A guide to The World Games events at OMSP

Published 2:29 pm Tuesday, July 5, 2022

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By MEG HERNDON | Staff Reports

The World Games will feature over 30 sports from July 7-17. This year, three of those sports will take place in Pelham’s Oak Mountain State Park — waterski and wakeboard, canoe and orienteering.

Anna Jones with Oak Mountain State Park said that The World Games “is a once-in-a-lifetime chance to showcase the beauty of Alabama State Parks to a global audience. All of us here at OMSP are excited for this opportunity to highlight the importance and mission of Alabama’s State Parks.”

“We are proud to be able to show the world the beauty of Alabama,” Jones said.

Some of the sports taking place throughout the 10 days are widely known, while others tend to fly more under the radar due to their lack of popularity in the states.

Waterski & Wakeboard

Many Alabamians are well acquainted with waterski and wakeboarding as sports. With waterski originating in the United States and wakeboarding originating in New Zealand, both activities are popular in the U.S., Australia and New Zealand.

The sports have been a part of The World Games for the past 10 editions out of a total of 10 and will also feature at this year’s 11th edition.

Spectators will be able to watch all of the teams take part in these sports at the Oak Mountain State Park lake on July 14-16.

Waterski and wakeboard are classified as towed water sports. Waterski has three different categories — slalom, trick and jump. Wakeboard has one category only.

In waterski, slalom is when skiers only use one ski, with both of their feet facing forward with one in front of the other.

During The World Games, skiers will have to maneuver around a six-buoy course to pass. The boat speed will be fixed, but the rope length will not be. After each successful pass, the rope will be shortened. The winner is determined by which skier is able to pass around the most buoys on the shortest rope successfully.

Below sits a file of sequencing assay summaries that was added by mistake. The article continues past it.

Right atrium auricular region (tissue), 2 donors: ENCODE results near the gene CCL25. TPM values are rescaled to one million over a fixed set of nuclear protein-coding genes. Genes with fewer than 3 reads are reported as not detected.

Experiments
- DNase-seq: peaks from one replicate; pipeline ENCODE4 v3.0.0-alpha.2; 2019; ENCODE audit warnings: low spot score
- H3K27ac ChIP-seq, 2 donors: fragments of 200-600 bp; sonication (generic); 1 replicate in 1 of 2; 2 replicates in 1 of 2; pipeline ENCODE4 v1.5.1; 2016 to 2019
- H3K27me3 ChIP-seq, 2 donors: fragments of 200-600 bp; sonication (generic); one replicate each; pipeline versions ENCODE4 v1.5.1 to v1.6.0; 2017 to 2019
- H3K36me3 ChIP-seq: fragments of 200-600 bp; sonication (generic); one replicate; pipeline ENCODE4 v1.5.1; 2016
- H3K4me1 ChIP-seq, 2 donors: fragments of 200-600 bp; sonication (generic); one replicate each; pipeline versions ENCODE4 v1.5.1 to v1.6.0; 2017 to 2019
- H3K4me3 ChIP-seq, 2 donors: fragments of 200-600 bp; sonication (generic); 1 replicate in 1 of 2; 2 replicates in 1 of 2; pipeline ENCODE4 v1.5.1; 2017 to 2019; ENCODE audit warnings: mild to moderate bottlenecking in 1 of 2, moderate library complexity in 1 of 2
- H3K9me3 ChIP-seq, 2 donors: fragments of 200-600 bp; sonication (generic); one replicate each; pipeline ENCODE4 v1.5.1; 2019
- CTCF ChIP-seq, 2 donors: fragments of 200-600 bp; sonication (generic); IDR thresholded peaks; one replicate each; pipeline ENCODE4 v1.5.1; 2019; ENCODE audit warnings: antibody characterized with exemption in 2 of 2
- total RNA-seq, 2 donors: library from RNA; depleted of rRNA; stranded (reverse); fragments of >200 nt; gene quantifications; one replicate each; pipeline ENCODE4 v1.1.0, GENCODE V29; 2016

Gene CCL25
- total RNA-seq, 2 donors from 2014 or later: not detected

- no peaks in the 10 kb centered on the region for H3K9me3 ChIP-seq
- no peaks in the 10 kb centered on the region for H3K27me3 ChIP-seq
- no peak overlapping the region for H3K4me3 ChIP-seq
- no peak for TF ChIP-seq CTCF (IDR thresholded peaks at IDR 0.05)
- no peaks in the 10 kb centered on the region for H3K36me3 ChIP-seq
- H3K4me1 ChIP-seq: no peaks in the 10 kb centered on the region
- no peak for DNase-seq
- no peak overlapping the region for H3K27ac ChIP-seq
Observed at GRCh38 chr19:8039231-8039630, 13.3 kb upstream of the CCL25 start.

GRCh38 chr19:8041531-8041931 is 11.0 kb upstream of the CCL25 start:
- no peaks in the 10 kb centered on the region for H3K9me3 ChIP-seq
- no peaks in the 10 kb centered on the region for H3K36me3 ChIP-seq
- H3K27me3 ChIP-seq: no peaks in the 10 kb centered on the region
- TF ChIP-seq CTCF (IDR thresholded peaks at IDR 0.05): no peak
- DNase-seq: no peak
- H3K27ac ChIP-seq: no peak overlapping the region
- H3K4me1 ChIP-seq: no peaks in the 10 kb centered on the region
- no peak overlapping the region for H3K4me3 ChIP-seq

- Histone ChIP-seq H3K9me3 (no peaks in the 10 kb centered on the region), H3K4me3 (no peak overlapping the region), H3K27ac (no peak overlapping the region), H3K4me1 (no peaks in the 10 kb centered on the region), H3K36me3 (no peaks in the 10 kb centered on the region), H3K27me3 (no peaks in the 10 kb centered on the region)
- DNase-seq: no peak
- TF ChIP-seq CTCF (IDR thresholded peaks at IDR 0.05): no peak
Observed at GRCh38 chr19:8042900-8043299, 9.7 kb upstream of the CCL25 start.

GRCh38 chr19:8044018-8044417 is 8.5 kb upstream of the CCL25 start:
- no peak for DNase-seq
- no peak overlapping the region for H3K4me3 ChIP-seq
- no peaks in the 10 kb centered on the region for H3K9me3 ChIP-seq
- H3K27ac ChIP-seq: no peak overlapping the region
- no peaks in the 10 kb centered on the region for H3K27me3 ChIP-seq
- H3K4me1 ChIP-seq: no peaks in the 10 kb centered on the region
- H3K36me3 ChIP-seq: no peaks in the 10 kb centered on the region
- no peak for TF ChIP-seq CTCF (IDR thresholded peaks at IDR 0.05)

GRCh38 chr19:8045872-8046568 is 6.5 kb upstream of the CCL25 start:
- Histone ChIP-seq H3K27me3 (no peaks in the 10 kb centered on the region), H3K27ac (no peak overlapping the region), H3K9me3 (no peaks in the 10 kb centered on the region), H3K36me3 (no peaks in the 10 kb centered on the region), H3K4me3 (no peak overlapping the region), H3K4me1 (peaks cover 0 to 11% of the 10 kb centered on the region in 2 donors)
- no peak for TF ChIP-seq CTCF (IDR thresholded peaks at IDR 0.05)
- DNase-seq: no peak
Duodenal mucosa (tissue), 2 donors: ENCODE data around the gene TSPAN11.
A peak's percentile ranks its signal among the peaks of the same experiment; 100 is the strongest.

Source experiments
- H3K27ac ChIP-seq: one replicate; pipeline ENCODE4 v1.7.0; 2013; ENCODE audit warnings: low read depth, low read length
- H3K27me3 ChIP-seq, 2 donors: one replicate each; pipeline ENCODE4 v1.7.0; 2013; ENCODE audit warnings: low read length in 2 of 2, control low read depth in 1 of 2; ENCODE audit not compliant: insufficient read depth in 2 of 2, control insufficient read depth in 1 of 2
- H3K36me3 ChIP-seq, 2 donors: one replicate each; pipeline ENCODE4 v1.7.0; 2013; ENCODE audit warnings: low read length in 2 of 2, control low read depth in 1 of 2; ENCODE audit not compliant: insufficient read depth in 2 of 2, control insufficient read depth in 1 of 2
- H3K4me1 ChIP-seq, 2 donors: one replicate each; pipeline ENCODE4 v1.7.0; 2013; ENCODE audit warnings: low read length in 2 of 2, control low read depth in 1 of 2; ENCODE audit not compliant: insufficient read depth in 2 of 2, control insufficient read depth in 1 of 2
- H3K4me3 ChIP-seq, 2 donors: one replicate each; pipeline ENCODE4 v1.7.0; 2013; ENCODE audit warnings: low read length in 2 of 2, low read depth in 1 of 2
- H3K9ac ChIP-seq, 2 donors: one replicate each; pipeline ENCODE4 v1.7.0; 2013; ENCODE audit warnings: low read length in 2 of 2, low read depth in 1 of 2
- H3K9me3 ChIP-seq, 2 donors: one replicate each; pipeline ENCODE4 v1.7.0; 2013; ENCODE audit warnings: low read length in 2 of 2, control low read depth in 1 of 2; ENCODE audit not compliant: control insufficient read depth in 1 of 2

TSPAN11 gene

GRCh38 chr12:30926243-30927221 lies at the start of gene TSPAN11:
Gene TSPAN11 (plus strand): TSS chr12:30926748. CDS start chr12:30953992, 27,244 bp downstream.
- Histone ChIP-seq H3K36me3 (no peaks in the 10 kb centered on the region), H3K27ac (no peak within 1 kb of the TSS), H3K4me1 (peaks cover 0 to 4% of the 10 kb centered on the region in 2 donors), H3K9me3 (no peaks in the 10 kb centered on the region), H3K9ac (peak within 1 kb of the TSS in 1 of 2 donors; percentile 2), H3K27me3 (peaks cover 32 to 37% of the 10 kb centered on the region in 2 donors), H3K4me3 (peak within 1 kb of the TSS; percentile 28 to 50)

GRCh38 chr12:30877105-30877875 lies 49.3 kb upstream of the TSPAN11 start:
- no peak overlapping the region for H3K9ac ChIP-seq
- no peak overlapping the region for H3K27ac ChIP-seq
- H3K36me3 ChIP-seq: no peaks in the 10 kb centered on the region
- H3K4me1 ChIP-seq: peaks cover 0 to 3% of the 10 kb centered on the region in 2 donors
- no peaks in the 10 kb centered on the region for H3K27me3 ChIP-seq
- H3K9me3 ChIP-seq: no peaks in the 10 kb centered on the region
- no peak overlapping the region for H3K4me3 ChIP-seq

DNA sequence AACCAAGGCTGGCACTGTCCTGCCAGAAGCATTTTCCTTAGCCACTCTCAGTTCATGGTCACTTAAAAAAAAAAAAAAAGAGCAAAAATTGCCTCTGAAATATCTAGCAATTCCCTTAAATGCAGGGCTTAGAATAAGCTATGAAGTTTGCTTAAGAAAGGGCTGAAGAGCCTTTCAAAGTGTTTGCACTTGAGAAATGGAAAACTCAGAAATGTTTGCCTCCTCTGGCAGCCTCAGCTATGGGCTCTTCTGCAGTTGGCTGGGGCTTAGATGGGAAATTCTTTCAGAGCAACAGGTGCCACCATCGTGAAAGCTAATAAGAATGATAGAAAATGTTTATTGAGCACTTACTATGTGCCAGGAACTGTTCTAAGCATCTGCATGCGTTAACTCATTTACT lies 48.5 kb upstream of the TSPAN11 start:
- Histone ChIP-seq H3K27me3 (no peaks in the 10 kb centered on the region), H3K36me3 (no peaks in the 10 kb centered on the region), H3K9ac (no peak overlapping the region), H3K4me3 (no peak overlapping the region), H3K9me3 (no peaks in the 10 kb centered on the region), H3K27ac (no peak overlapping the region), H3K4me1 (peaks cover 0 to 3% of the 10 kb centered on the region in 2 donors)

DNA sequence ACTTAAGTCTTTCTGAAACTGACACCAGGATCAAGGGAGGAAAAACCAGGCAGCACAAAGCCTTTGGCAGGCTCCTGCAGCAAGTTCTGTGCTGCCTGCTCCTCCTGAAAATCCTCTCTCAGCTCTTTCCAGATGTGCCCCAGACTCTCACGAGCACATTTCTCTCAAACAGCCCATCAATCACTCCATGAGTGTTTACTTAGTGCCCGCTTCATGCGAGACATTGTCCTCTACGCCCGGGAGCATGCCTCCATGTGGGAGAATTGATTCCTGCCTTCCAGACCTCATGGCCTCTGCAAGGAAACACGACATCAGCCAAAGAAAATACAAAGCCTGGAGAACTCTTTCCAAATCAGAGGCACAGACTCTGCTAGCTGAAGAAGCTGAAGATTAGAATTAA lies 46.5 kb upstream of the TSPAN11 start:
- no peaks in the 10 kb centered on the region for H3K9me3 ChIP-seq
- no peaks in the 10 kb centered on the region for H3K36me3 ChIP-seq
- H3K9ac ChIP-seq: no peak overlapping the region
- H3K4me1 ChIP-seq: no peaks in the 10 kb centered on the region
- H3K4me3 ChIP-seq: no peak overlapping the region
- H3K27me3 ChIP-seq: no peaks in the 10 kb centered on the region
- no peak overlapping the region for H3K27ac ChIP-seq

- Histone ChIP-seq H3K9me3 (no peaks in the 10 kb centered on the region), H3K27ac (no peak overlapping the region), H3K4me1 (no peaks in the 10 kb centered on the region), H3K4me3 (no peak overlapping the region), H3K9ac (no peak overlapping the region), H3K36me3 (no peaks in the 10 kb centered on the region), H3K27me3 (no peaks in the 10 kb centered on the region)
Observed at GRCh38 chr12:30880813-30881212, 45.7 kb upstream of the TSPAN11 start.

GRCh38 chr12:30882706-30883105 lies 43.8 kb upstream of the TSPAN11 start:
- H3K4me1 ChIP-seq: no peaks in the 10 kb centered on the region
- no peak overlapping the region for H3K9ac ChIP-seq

The trick category is when skiers use smaller, oval-shaped skis. In 20-second runs, skiers must execute a series of pre-selected tricks which a panel of judges scores based on pre-determined point values and the completion of each trick. The skier that obtains the most points wins.

Skiers participate in two passes, one for hand tricks and one for toe tricks. Hand tricks include surface turns, rotations over the wake and flips while toe tricks are done with only one foot attached to the handle and include completed wake turns and rotations.

The jump category in waterski is when a skier aims to travel the farthest distance using two long skis while riding over a jump ramp. The skier that travels the farthest distance wins.

Freestyle is wakeboard’s single category. Wakeboarders perform jumps by launching themselves into the air using the wake. In the air, the riders attempt tricks. They are allowed one fall during their two passes.

Points are awarded by judges based on execution, intensity and composition. The rider with the highest score wins.


Orienteering is a sport not many people in the U.S. are familiar with. With only three club organizations in the Southeast with a focus on the sport, many in Alabama might have no idea what it entails.

The sport is most popular in its country of origin, Sweden, where it was used as a land navigation training exercise in the Swedish military for its officers. It is also popular in other European countries such as Denmark and Norway.

Anne Mathews, a member of the local Alabama orienteering club Vulcan Orienteering is excited that The World Games will shine a spotlight on the sport, raising more awareness about the sport on a local and national level.

“We hope it will get more people interested in orienteering and send more people to our local meets,” Mathews said. “It’s a really good strength building, confidence in yourself building sport. It teaches you how to read the terrain and makes you more comfortable in the woods even if you’re just hiking.”

In orienteering, participants must navigate to a sequence of various points, also called control sites, in diverse and unfamiliar terrain using only a map that they receive when the race starts and a compass. Orienteering maps are made with base LiDAR maps and prepared specifically for the races. They include universal symbol clue sheets which mark a control number, a code, features, details, dimensions and more.

Courses contain a start, an arrangement of control sites marked by circles on the map, numbered in the order they must be visited, and connected by lines; and a finish.

Courses can range anywhere from dense forests to cities.